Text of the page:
Gov. Christie slammed President Obama's leadership repeatedly during an hourlong interview Monday on statewide television, taking aim at the president's decision to normalize relations with Cuba as well as his response to Sony's withdrawal of a film following hacker threats.
Repeating his call for Obama to demand the return from Cuba of a woman convicted of murdering a New Jersey state trooper, Christie said in the interview with Steve Adubato on NJTV that the president had received too little from Cuba before deciding to restore diplomatic ties.
"The president was wrong in not asking for it," Christie said of the return of Joanne Chesimard, who fled to Cuba sometime after escaping from a New Jersey prison in 1979. A Cuban official told the Associated Press Monday the country has a right to grant political asylum to "people it considers to have been persecuted" – a remark that Christie said proved Obama made a mistake.
"The president said this is going to change things in Cuba, this opening up … One of our state troopers was murdered in cold blood, his killer was convicted and these thugs in Cuba have given her political asylum for 30 years. It's unacceptable and I'm going to continue to speak out," Christie said. He called the situation "an awful deal and it is typical of this president, unfortunately, in negotiations."
The Republican governor also faulted Obama over Sony's decision to pull "The Interview" following cyber attacks on the company by hackers, identified by the FBI as North Korean, and threats to movie theaters.
While Obama said Sony hadn't spoken to him before pulling the film – a comedy about an assassination attempt on North Korean leader Kim Jong Un – "it seems to me it's the obligation of the president of the United States to call them," Christie said. "The president made a mistake by not being assertive."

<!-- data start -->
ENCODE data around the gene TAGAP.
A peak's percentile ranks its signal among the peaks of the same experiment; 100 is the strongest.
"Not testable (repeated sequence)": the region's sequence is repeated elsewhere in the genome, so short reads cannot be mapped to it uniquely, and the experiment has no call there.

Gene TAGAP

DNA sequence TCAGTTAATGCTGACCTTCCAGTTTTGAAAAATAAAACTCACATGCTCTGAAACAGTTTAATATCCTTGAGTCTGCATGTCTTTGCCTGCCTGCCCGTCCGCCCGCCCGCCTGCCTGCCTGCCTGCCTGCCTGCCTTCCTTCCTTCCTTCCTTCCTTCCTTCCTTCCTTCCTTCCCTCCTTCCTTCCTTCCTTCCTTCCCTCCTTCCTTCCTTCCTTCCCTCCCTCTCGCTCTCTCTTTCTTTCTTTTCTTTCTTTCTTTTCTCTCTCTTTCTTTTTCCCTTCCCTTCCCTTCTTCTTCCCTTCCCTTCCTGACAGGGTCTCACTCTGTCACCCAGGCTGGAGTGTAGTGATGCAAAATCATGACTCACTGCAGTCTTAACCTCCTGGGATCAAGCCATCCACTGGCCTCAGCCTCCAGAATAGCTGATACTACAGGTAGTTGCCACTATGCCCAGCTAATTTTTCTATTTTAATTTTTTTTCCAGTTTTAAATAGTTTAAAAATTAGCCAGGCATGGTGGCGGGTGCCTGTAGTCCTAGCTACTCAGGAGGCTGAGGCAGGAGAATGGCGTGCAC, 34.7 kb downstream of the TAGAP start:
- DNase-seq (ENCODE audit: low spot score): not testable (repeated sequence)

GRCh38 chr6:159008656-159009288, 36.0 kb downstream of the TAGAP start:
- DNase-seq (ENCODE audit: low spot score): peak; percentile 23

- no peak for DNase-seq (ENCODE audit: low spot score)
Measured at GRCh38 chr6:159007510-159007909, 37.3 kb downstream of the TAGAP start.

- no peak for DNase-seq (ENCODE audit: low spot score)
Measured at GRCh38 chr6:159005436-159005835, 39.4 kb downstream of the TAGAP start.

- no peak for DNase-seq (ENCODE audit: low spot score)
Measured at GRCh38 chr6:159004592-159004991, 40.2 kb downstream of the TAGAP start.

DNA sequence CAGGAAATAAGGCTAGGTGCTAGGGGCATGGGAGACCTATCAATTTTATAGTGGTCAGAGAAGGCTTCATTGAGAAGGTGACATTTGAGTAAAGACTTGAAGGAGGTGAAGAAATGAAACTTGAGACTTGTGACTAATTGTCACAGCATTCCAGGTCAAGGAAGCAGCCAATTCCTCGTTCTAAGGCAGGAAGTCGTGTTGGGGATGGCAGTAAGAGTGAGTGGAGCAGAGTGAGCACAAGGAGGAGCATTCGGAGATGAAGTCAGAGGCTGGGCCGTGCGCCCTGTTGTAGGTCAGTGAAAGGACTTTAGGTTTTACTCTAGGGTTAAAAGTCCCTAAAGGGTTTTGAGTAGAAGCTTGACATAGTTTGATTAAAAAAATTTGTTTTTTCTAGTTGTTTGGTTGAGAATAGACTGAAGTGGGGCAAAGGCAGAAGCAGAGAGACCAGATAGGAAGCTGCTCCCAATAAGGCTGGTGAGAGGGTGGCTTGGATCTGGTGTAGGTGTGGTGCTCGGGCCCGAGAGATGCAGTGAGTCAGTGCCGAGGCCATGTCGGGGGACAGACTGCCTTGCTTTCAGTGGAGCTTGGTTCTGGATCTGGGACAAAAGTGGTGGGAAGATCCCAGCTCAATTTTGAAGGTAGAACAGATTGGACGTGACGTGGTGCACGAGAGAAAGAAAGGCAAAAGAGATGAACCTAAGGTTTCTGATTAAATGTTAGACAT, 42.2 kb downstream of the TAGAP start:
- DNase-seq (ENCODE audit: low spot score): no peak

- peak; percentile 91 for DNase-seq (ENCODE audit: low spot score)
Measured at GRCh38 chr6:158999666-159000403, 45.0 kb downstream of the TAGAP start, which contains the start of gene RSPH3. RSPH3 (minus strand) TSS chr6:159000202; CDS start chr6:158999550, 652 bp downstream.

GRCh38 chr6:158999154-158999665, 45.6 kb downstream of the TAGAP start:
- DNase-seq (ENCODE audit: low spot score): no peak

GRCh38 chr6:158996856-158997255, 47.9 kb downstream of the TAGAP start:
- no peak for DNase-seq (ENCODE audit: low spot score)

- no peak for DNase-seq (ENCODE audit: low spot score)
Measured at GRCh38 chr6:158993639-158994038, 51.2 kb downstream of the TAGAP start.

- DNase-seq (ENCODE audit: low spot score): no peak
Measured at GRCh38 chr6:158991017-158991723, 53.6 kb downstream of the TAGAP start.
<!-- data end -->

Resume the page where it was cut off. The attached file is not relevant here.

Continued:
Christie also criticized Obama on marijuana policy, accusing the administration of talking "out of both sides of its mouth" by not intervening the efforts of some states to legalize marijuana while continuing to enforce federal laws against the drug.
And he again accused Obama of underestimating the threat posed by the Islamic State terrorist group, though he declined to say how he would handle the situation. "I'm not going to sit here and lay out military strategy," Christie said.
Christie was restrained when asked about the debate following the killings Saturday of two New York City police officers, which have included assertions that Mayor Bill de Blasio should have done more to tone down anti-police sentiment.
"One of the things that disturbs me about the entire conversation we're having right now is it seems lots of people are trying to score political points here," Christie said, asking "everybody to take a deep breath and think about the loss that's been suffered by those two families and take some time out to pray."
He pointed to Camden, saying the city had progressed under the county-run police force.
"I think the model that we've established here in Camden could be a model that folks consider around the country," he said.